What Fear? (100K and Beyond)

By:  Jesse Chula

Earlier this week I embarked on a 16 week, full-scale training program for the Cloudsplitter 100K in October. I’ve always thrived inside the comfy confines of a mapped out, well-scheduled regimen - resplendent in all its iCal radiance. I guess it’s always made me feel like a well constructed sentence of prose tucked neatly between 2 parenthesis that guard my beginning and end. Complete control.

This plan has it all, it really brings the pain. Runs of all distance: medium, long, hill repeats, cross and strength training, days of rest, days of racing (Hot Hot Hundred), trips to Kentucky’s Red River Gorge, laps around the neighborhood pushing the baby stroller, trips to Raven Run Nature Sanctuary, trips to trails I dare not mention (for they are best kept local secrets), and enough good craft beer to wash it all down with (for what it’s worth, my longest training run peaks at 30 miles). But the one thing my plan was missing, at least on paper, was time set aside to train my mind.

“Doesn’t the mental aspect of training directly coincide with the physical?”, you’re thinking. Yes, it does, of course. But how, exactly? Am I to assume the mental capacity required to stay upright for 15, 16, 17+ hours (some night running) will somehow miraculously embed itself into my subconscious by what, just slogging through a few hundred sweaty summer miles? Can I train without thinking? If not, what’s the most effective way to mentally prepare myself for running 100K through Pine Mountain, deep in the heart of Central Appalachia? What are the tangibles to mental training? I needed to dig deeper.

The questions I had about mental training naturally got me thinking about fear. How it plays with your mind, how it tricks you into thinking negatively, and how really powerful it can be, if you let it. In ultra running, lack of mental preparation breeds fear, and fear breeds DNFs, or worse, a DNS. Alternatively, however, strong mental training and readiness crushes fear before it begins to whisper to you, before it can gain a foothold in your psyche. Recognizing this fact and looking it square in the face is half the battle to beating it, at least I think it is.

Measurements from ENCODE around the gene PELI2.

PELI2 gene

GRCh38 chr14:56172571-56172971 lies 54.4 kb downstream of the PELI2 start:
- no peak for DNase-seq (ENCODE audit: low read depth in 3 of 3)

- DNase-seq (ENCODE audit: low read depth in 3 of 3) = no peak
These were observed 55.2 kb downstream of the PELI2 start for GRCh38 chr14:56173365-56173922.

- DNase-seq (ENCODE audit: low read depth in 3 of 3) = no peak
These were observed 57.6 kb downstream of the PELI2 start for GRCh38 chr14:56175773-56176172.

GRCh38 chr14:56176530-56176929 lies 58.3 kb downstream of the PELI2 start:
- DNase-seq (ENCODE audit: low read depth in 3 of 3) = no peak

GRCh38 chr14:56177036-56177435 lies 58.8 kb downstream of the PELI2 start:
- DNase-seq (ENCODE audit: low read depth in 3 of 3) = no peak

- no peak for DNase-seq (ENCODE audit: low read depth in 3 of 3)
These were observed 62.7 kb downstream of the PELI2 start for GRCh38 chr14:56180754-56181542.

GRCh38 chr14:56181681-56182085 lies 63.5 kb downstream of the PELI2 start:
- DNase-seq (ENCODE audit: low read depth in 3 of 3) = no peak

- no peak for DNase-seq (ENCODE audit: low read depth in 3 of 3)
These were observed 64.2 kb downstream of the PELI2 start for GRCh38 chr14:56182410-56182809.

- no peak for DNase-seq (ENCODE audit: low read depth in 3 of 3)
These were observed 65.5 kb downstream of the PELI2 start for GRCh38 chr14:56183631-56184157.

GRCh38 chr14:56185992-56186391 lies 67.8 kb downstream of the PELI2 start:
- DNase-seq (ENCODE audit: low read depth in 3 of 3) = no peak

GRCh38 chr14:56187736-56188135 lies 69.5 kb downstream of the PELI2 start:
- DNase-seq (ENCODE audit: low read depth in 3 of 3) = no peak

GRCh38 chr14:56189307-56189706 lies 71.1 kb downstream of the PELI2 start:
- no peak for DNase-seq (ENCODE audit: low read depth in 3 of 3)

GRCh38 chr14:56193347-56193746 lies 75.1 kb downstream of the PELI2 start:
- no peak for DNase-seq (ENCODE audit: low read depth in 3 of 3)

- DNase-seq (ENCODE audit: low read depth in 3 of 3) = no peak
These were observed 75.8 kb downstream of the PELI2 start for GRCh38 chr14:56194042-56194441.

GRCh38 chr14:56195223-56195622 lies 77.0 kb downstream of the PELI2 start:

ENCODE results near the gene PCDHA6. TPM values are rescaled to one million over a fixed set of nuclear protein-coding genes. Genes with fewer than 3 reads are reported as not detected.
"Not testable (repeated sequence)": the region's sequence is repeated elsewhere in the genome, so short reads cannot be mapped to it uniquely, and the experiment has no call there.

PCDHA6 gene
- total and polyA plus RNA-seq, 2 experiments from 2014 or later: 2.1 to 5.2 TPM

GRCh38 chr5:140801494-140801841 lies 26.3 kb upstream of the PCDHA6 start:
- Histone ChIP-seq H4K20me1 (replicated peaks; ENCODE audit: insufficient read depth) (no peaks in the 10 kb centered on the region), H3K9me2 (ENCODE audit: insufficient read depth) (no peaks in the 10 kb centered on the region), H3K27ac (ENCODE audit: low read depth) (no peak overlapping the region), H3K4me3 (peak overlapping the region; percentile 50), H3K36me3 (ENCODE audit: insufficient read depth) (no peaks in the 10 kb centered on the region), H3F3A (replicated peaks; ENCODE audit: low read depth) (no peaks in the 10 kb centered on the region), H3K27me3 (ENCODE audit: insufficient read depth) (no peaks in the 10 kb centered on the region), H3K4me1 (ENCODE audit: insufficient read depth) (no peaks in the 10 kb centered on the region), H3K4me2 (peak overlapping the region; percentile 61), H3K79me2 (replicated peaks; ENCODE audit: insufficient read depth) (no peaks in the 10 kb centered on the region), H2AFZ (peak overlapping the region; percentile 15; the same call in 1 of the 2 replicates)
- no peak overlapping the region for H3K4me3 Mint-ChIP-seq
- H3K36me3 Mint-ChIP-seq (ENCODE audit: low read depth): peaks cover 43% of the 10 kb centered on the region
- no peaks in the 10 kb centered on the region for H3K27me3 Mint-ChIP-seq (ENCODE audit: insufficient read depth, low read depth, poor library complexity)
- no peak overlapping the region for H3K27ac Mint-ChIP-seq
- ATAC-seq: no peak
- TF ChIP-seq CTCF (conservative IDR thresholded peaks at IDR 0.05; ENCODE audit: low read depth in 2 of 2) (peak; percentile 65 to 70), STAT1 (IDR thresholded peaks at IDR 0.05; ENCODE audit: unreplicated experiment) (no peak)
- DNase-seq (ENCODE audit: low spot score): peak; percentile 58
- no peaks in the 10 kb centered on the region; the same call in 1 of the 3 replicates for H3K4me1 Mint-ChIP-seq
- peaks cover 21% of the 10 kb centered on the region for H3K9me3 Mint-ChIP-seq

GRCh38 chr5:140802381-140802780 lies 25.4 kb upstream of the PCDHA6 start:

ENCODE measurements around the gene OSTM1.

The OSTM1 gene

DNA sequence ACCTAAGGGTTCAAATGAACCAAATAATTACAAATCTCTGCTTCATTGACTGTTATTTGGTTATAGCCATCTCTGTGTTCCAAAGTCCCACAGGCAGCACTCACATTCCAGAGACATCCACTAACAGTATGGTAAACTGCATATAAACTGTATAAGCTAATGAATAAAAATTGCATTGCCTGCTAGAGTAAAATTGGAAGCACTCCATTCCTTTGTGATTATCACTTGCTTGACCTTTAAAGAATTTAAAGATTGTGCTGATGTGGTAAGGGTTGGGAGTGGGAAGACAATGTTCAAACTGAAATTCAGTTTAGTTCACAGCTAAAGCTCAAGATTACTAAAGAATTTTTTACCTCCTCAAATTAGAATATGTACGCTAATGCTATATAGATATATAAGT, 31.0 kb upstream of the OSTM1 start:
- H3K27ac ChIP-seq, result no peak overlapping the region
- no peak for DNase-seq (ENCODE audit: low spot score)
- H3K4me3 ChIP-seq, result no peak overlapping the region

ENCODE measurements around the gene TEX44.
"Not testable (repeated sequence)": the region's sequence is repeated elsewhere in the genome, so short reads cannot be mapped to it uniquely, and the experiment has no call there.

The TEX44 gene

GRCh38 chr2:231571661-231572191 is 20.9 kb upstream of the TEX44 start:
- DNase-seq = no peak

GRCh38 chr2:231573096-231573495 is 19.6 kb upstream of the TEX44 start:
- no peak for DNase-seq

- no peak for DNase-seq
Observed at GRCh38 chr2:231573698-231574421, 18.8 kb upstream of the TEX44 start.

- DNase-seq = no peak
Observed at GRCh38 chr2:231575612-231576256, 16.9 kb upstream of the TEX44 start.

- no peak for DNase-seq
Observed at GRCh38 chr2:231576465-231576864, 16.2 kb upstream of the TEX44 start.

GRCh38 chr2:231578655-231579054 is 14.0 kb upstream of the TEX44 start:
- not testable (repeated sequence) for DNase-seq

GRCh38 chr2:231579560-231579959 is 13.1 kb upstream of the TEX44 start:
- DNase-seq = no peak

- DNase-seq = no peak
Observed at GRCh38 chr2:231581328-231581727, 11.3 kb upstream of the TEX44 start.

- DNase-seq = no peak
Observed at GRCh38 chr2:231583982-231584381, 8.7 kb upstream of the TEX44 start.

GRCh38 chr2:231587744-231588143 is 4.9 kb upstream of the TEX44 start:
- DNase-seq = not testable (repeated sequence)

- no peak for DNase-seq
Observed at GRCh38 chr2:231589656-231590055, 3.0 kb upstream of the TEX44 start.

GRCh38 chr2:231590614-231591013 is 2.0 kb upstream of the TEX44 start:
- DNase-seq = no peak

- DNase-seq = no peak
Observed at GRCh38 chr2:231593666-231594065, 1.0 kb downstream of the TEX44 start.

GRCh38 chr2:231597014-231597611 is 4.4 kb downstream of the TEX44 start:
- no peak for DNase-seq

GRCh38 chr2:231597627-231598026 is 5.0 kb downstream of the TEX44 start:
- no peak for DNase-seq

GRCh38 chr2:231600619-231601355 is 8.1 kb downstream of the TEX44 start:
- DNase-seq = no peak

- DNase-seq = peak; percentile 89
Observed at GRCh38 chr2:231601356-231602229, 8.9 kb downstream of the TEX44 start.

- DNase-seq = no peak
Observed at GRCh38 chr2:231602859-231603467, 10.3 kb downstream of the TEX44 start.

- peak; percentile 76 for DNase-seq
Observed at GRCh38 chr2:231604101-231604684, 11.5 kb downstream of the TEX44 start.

I recently exchanged text messages with a buddy:

‘my biggest challenge through training will be 1. eating/nutrition (as in, eating enough calories on longer runs/race day), 2. night running/navigating (I have 0 experience running at night, but have a pretty good headlamp I’ve yet to use), 3. mental aspects, 4. physical demands.’

While my challenges likely don’t look much different from others who are training for a race of ultra distance, my realization is that with good enough balance of mental and physical training over the next 4 months, I can easily overcome them. I need not just think about running, but instead lay aside intentional time inside and outside of training to analyze every aspect of what’s required of me on race day. No stone left unturned, leave nothing to chance.

Although I’ve yet to answer every question or concern I have regarding the mental aspect of ultra running, for now, I’ll fall back on a tried and true mental exercise. When training for the Chicago Marathon during the Summer of 2014, and when faced with the ‘rolling’ landscapes of Central KY roads and neighborhoods, I began to whisper to myself in defiance, “what hills?”. Then, with a smile on my face, I said it again, and then again after that. And although it took some time and persistence, it started to work. I began to mentally waltz up hills in training with ease and my body followed. Were my legs and body getting stronger, had I mentally defeated the climbs, or was it a combination of both? Whatever it was, related or not, I cut 40+ minutes off my marathon PR that fall and still to this day approach hills and climbing with optimism and anticipation.

With that said, I say to night running and navigating in the dark, “what night running? just go”, to pain, “what pain?”, to getting enough calories, “just eat”, and most importantly to fear, “what fear?”.

Guest blogger, Jesse Chula, is a close friend and supporter of Next Opportunity.  An experienced runner of all sorts, father, husband, brother, son, and a good buddy.  We believe he even has a day job!

Guest blogger, Jesse Chula, is a close friend and supporter of Next Opportunity.  An experienced runner of all sorts, father, husband, brother, son, and a good buddy.  We believe he even has a day job!

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